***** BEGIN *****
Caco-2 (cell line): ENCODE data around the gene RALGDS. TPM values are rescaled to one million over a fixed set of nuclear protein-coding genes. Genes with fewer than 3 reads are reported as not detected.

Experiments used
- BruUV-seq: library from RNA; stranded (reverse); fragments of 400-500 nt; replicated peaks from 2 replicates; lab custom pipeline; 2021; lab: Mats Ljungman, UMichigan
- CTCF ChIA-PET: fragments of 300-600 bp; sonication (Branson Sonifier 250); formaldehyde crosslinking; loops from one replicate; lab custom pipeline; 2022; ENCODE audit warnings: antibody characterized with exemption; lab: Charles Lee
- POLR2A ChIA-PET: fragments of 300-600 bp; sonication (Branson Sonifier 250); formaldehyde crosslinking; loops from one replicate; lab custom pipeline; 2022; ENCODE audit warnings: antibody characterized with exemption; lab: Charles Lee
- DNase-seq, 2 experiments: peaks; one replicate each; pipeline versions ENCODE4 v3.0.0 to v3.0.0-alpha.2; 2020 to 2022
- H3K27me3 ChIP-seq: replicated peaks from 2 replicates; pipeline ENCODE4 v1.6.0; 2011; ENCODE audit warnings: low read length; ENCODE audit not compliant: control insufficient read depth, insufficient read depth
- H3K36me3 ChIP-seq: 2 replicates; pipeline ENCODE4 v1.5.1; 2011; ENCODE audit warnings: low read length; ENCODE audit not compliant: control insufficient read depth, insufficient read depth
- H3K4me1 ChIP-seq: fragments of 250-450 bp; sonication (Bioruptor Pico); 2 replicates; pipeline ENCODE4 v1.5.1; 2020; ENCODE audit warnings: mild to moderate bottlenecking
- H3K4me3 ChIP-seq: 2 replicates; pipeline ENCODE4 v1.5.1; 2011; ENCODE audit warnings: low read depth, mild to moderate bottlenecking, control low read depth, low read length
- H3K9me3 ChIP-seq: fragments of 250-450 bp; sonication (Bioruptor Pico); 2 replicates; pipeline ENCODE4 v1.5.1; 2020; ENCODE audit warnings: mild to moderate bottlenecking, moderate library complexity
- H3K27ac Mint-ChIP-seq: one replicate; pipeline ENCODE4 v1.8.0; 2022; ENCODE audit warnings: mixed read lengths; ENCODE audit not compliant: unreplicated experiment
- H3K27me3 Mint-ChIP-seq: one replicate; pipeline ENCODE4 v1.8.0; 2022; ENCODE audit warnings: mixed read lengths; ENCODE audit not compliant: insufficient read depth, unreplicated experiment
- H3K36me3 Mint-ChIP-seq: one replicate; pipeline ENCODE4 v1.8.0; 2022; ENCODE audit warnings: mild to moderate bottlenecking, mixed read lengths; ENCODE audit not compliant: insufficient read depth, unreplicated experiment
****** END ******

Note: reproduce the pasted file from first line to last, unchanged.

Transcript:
Caco-2 (cell line): ENCODE data around the gene RALGDS. TPM values are rescaled to one million over a fixed set of nuclear protein-coding genes. Genes with fewer than 3 reads are reported as not detected.

Experiments used
- BruUV-seq: library from RNA; stranded (reverse); fragments of 400-500 nt; replicated peaks from 2 replicates; lab custom pipeline; 2021; lab: Mats Ljungman, UMichigan
- CTCF ChIA-PET: fragments of 300-600 bp; sonication (Branson Sonifier 250); formaldehyde crosslinking; loops from one replicate; lab custom pipeline; 2022; ENCODE audit warnings: antibody characterized with exemption; lab: Charles Lee
- POLR2A ChIA-PET: fragments of 300-600 bp; sonication (Branson Sonifier 250); formaldehyde crosslinking; loops from one replicate; lab custom pipeline; 2022; ENCODE audit warnings: antibody characterized with exemption; lab: Charles Lee
- DNase-seq, 2 experiments: peaks; one replicate each; pipeline versions ENCODE4 v3.0.0 to v3.0.0-alpha.2; 2020 to 2022
- H3K27me3 ChIP-seq: replicated peaks from 2 replicates; pipeline ENCODE4 v1.6.0; 2011; ENCODE audit warnings: low read length; ENCODE audit not compliant: control insufficient read depth, insufficient read depth
- H3K36me3 ChIP-seq: 2 replicates; pipeline ENCODE4 v1.5.1; 2011; ENCODE audit warnings: low read length; ENCODE audit not compliant: control insufficient read depth, insufficient read depth
- H3K4me1 ChIP-seq: fragments of 250-450 bp; sonication (Bioruptor Pico); 2 replicates; pipeline ENCODE4 v1.5.1; 2020; ENCODE audit warnings: mild to moderate bottlenecking
- H3K4me3 ChIP-seq: 2 replicates; pipeline ENCODE4 v1.5.1; 2011; ENCODE audit warnings: low read depth, mild to moderate bottlenecking, control low read depth, low read length
- H3K9me3 ChIP-seq: fragments of 250-450 bp; sonication (Bioruptor Pico); 2 replicates; pipeline ENCODE4 v1.5.1; 2020; ENCODE audit warnings: mild to moderate bottlenecking, moderate library complexity
- H3K27ac Mint-ChIP-seq: one replicate; pipeline ENCODE4 v1.8.0; 2022; ENCODE audit warnings: mixed read lengths; ENCODE audit not compliant: unreplicated experiment
- H3K27me3 Mint-ChIP-seq: one replicate; pipeline ENCODE4 v1.8.0; 2022; ENCODE audit warnings: mixed read lengths; ENCODE audit not compliant: insufficient read depth, unreplicated experiment
- H3K36me3 Mint-ChIP-seq: one replicate; pipeline ENCODE4 v1.8.0; 2022; ENCODE audit warnings: mild to moderate bottlenecking, mixed read lengths; ENCODE audit not compliant: insufficient read depth, unreplicated experiment